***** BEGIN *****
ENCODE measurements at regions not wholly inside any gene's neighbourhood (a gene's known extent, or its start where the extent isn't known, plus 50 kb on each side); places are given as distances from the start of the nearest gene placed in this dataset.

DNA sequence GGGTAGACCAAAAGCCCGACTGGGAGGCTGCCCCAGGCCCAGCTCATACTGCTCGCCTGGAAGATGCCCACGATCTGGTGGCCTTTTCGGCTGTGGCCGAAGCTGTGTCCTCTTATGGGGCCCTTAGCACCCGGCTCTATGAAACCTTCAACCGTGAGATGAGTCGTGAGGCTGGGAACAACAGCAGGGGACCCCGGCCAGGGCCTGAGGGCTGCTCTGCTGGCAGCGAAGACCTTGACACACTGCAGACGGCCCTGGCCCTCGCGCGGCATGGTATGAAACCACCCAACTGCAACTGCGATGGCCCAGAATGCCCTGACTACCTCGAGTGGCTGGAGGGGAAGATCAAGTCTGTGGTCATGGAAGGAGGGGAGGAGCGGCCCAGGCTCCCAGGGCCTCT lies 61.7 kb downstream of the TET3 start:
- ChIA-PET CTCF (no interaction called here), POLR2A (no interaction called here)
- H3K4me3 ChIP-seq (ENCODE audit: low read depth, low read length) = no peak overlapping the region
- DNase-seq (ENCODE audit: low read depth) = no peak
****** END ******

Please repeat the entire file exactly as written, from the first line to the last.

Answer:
ENCODE measurements at regions not wholly inside any gene's neighbourhood (a gene's known extent, or its start where the extent isn't known, plus 50 kb on each side); places are given as distances from the start of the nearest gene placed in this dataset.

DNA sequence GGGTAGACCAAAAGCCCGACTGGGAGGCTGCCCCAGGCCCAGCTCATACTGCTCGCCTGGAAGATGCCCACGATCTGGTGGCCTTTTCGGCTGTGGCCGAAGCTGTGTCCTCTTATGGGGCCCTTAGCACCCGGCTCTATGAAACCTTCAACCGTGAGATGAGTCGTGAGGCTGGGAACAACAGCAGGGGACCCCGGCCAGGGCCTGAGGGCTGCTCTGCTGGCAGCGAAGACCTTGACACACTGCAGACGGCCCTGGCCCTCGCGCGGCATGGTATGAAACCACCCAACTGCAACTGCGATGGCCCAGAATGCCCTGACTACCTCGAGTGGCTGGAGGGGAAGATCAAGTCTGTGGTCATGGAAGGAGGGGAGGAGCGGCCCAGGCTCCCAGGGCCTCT lies 61.7 kb downstream of the TET3 start:
- ChIA-PET CTCF (no interaction called here), POLR2A (no interaction called here)
- H3K4me3 ChIP-seq (ENCODE audit: low read depth, low read length) = no peak overlapping the region
- DNase-seq (ENCODE audit: low read depth) = no peak